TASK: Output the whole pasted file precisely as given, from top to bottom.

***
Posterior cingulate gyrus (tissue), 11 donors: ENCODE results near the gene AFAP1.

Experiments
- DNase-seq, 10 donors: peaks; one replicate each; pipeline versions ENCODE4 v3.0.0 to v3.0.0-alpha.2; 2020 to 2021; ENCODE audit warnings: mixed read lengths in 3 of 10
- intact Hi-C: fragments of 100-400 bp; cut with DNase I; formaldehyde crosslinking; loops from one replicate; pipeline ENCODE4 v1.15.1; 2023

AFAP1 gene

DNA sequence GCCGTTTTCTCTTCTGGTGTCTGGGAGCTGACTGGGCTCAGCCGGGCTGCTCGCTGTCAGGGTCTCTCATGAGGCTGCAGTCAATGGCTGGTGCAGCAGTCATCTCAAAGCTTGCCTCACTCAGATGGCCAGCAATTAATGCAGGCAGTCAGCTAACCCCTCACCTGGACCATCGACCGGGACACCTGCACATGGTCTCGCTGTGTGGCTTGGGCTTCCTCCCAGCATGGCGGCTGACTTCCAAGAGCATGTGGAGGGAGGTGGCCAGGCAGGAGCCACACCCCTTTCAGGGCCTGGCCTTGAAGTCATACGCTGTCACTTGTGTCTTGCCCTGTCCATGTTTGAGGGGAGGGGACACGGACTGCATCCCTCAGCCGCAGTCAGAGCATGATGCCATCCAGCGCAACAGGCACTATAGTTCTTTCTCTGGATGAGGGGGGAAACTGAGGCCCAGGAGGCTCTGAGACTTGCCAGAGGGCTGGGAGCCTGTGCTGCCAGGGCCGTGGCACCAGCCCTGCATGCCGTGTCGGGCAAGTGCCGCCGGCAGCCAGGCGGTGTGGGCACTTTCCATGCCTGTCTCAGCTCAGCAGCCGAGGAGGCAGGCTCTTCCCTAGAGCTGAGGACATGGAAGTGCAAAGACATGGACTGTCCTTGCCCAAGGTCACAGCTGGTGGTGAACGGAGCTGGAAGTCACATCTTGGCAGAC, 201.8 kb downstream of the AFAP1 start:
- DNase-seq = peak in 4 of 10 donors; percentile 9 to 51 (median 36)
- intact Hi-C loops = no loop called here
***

Posterior cingulate gyrus (tissue), 11 donors: ENCODE results near the gene AFAP1.

Experiments
- DNase-seq, 10 donors: peaks; one replicate each; pipeline versions ENCODE4 v3.0.0 to v3.0.0-alpha.2; 2020 to 2021; ENCODE audit warnings: mixed read lengths in 3 of 10
- intact Hi-C: fragments of 100-400 bp; cut with DNase I; formaldehyde crosslinking; loops from one replicate; pipeline ENCODE4 v1.15.1; 2023

AFAP1 gene

DNA sequence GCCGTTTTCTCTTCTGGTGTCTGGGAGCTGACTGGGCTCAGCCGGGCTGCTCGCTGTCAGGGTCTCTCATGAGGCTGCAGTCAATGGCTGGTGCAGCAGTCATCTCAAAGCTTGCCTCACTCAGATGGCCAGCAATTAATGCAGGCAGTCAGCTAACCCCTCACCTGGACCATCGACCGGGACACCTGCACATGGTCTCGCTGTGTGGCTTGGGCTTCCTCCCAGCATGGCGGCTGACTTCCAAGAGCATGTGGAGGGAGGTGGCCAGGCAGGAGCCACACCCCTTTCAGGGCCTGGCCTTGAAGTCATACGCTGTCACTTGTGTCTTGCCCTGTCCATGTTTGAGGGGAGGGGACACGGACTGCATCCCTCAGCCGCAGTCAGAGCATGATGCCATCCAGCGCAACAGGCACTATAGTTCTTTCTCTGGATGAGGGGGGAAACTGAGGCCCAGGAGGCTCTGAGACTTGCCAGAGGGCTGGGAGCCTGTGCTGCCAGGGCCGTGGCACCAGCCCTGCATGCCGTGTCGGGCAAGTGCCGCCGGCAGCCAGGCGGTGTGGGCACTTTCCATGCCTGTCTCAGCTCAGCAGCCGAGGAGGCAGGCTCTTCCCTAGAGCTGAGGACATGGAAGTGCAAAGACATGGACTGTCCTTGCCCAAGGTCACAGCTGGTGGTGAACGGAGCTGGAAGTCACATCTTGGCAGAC, 201.8 kb downstream of the AFAP1 start:
- DNase-seq = peak in 4 of 10 donors; percentile 9 to 51 (median 36)
- intact Hi-C loops = no loop called here